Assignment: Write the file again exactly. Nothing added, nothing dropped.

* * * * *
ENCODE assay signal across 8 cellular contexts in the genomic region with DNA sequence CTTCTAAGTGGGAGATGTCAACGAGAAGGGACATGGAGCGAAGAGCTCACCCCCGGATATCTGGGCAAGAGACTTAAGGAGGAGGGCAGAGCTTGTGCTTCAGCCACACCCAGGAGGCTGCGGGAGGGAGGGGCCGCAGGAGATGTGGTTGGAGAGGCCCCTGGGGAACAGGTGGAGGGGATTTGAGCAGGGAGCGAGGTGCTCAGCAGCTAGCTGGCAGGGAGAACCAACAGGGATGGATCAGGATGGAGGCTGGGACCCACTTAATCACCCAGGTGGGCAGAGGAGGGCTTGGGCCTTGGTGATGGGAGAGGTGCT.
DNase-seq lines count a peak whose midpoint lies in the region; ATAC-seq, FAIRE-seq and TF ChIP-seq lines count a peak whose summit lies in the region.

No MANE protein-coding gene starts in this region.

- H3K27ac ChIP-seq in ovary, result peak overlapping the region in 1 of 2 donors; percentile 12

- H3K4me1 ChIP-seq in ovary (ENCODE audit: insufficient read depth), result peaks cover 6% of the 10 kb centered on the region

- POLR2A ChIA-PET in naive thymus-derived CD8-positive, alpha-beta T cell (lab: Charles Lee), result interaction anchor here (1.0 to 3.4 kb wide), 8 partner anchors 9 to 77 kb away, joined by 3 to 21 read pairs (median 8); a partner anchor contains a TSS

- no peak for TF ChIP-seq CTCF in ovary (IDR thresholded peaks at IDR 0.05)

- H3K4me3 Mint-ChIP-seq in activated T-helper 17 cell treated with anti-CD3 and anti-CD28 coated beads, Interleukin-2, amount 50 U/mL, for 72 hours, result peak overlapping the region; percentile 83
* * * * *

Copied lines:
ENCODE assay signal across 8 cellular contexts in the genomic region with DNA sequence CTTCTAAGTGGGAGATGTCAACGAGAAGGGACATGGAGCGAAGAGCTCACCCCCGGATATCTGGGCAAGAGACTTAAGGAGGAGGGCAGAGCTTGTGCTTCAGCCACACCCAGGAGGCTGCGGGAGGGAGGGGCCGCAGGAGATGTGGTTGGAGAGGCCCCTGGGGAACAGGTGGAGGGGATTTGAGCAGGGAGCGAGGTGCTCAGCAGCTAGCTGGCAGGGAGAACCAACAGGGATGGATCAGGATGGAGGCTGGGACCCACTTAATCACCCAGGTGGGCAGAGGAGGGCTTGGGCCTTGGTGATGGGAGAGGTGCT.
DNase-seq lines count a peak whose midpoint lies in the region; ATAC-seq, FAIRE-seq and TF ChIP-seq lines count a peak whose summit lies in the region.

No MANE protein-coding gene starts in this region.

- H3K27ac ChIP-seq in ovary, result peak overlapping the region in 1 of 2 donors; percentile 12

- H3K4me1 ChIP-seq in ovary (ENCODE audit: insufficient read depth), result peaks cover 6% of the 10 kb centered on the region

- POLR2A ChIA-PET in naive thymus-derived CD8-positive, alpha-beta T cell (lab: Charles Lee), result interaction anchor here (1.0 to 3.4 kb wide), 8 partner anchors 9 to 77 kb away, joined by 3 to 21 read pairs (median 8); a partner anchor contains a TSS

- no peak for TF ChIP-seq CTCF in ovary (IDR thresholded peaks at IDR 0.05)

- H3K4me3 Mint-ChIP-seq in activated T-helper 17 cell treated with anti-CD3 and anti-CD28 coated beads, Interleukin-2, amount 50 U/mL, for 72 hours, result peak overlapping the region; percentile 83